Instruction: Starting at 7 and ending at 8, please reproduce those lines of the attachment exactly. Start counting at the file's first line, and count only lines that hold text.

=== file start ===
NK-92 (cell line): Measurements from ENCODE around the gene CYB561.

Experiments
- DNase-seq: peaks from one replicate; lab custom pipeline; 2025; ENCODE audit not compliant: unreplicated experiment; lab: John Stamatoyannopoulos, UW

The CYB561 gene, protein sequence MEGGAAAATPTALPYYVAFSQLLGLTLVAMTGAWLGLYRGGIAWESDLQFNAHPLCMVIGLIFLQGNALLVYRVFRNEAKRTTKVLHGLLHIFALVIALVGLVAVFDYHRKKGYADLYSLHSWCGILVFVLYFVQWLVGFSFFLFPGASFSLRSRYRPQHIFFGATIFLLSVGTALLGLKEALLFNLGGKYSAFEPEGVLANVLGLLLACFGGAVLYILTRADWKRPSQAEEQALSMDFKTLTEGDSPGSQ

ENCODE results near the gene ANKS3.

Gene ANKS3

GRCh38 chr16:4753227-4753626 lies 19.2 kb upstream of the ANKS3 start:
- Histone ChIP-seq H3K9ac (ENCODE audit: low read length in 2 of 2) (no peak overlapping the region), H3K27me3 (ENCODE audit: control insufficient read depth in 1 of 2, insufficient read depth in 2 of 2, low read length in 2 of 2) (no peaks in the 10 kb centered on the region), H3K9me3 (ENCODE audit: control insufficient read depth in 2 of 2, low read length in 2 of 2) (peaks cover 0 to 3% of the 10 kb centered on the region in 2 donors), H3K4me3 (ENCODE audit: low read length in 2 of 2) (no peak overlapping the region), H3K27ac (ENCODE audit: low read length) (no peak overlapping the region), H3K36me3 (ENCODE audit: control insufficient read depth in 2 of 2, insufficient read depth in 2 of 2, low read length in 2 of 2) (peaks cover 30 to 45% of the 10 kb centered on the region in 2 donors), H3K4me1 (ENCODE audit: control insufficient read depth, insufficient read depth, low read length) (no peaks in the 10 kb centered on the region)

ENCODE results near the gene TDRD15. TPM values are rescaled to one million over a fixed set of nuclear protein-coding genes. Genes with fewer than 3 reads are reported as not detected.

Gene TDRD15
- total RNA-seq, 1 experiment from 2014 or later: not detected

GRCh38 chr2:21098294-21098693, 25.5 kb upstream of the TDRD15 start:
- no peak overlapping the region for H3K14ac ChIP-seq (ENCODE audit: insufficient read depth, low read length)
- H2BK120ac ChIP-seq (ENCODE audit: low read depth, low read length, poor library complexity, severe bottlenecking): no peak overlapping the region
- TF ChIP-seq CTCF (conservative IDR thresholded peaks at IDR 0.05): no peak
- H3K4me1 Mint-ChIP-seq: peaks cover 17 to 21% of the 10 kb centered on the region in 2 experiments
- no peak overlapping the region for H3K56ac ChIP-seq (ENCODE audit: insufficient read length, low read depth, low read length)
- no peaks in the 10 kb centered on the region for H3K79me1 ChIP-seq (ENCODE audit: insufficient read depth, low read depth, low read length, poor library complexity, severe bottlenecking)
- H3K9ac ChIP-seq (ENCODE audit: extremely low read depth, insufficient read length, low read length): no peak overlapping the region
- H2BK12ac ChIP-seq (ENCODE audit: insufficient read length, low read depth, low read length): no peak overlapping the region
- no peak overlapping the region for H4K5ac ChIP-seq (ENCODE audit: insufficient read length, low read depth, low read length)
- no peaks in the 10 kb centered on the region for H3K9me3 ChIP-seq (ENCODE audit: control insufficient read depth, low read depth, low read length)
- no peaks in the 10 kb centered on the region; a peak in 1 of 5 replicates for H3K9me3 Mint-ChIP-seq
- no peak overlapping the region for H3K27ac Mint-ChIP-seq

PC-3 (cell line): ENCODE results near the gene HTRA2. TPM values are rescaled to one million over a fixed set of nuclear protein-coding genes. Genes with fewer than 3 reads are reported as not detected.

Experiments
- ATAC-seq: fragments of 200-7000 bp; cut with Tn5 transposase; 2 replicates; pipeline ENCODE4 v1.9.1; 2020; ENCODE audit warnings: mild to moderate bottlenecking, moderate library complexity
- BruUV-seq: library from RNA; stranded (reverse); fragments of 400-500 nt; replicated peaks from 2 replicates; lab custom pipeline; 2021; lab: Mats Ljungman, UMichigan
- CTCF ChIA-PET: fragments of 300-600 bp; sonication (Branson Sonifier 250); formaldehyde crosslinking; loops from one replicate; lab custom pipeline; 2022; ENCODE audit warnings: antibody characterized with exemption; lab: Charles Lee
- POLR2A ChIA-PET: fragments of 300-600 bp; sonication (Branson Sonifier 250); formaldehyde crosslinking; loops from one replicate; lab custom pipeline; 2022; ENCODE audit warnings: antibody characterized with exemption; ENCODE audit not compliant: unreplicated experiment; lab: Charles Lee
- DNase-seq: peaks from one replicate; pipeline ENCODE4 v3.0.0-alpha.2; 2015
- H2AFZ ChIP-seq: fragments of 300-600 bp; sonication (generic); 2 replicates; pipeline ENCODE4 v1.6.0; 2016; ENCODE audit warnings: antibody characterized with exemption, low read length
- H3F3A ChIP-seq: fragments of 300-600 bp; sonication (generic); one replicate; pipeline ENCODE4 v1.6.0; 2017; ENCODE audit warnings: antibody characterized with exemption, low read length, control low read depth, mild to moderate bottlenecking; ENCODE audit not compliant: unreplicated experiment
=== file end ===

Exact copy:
GRCh38 chr16:4753227-4753626 lies 19.2 kb upstream of the ANKS3 start:
- Histone ChIP-seq H3K9ac (ENCODE audit: low read length in 2 of 2) (no peak overlapping the region), H3K27me3 (ENCODE audit: control insufficient read depth in 1 of 2, insufficient read depth in 2 of 2, low read length in 2 of 2) (no peaks in the 10 kb centered on the region), H3K9me3 (ENCODE audit: control insufficient read depth in 2 of 2, low read length in 2 of 2) (peaks cover 0 to 3% of the 10 kb centered on the region in 2 donors), H3K4me3 (ENCODE audit: low read length in 2 of 2) (no peak overlapping the region), H3K27ac (ENCODE audit: low read length) (no peak overlapping the region), H3K36me3 (ENCODE audit: control insufficient read depth in 2 of 2, insufficient read depth in 2 of 2, low read length in 2 of 2) (peaks cover 30 to 45% of the 10 kb centered on the region in 2 donors), H3K4me1 (ENCODE audit: control insufficient read depth, insufficient read depth, low read length) (no peaks in the 10 kb centered on the region)